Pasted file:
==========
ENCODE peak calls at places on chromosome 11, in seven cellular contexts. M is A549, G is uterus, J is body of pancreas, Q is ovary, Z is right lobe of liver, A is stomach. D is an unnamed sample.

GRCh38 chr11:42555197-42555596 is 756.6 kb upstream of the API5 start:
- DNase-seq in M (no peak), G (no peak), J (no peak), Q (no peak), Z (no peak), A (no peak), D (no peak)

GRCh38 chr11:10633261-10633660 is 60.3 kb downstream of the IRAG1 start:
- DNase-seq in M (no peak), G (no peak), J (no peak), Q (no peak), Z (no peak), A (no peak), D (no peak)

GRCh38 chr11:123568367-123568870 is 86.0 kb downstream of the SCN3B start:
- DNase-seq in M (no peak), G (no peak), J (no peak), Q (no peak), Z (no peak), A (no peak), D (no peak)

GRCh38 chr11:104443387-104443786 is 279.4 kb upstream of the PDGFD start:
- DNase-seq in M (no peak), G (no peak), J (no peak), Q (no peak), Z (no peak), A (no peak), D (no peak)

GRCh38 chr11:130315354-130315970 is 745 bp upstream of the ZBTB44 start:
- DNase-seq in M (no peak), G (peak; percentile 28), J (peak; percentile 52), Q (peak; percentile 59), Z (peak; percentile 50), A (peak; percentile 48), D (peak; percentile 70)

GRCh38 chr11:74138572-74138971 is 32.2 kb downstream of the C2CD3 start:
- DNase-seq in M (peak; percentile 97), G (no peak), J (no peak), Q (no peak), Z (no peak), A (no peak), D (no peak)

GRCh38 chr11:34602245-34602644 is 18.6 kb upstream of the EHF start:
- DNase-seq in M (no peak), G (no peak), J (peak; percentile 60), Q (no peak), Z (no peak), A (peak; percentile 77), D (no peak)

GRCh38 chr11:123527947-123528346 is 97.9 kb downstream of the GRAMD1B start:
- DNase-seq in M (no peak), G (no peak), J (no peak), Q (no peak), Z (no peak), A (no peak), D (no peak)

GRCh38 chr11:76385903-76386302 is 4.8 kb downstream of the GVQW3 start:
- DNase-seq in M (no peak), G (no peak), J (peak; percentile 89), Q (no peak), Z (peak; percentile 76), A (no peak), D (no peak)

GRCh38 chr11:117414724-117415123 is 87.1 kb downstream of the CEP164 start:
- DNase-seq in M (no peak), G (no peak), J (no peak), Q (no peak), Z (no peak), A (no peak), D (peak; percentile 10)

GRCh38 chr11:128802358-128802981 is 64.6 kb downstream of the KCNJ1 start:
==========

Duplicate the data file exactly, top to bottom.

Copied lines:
ENCODE peak calls at places on chromosome 11, in seven cellular contexts. M is A549, G is uterus, J is body of pancreas, Q is ovary, Z is right lobe of liver, A is stomach. D is an unnamed sample.

GRCh38 chr11:42555197-42555596 is 756.6 kb upstream of the API5 start:
- DNase-seq in M (no peak), G (no peak), J (no peak), Q (no peak), Z (no peak), A (no peak), D (no peak)

GRCh38 chr11:10633261-10633660 is 60.3 kb downstream of the IRAG1 start:
- DNase-seq in M (no peak), G (no peak), J (no peak), Q (no peak), Z (no peak), A (no peak), D (no peak)

GRCh38 chr11:123568367-123568870 is 86.0 kb downstream of the SCN3B start:
- DNase-seq in M (no peak), G (no peak), J (no peak), Q (no peak), Z (no peak), A (no peak), D (no peak)

GRCh38 chr11:104443387-104443786 is 279.4 kb upstream of the PDGFD start:
- DNase-seq in M (no peak), G (no peak), J (no peak), Q (no peak), Z (no peak), A (no peak), D (no peak)

GRCh38 chr11:130315354-130315970 is 745 bp upstream of the ZBTB44 start:
- DNase-seq in M (no peak), G (peak; percentile 28), J (peak; percentile 52), Q (peak; percentile 59), Z (peak; percentile 50), A (peak; percentile 48), D (peak; percentile 70)

GRCh38 chr11:74138572-74138971 is 32.2 kb downstream of the C2CD3 start:
- DNase-seq in M (peak; percentile 97), G (no peak), J (no peak), Q (no peak), Z (no peak), A (no peak), D (no peak)

GRCh38 chr11:34602245-34602644 is 18.6 kb upstream of the EHF start:
- DNase-seq in M (no peak), G (no peak), J (peak; percentile 60), Q (no peak), Z (no peak), A (peak; percentile 77), D (no peak)

GRCh38 chr11:123527947-123528346 is 97.9 kb downstream of the GRAMD1B start:
- DNase-seq in M (no peak), G (no peak), J (no peak), Q (no peak), Z (no peak), A (no peak), D (no peak)

GRCh38 chr11:76385903-76386302 is 4.8 kb downstream of the GVQW3 start:
- DNase-seq in M (no peak), G (no peak), J (peak; percentile 89), Q (no peak), Z (peak; percentile 76), A (no peak), D (no peak)

GRCh38 chr11:117414724-117415123 is 87.1 kb downstream of the CEP164 start:
- DNase-seq in M (no peak), G (no peak), J (no peak), Q (no peak), Z (no peak), A (no peak), D (peak; percentile 10)

GRCh38 chr11:128802358-128802981 is 64.6 kb downstream of the KCNJ1 start: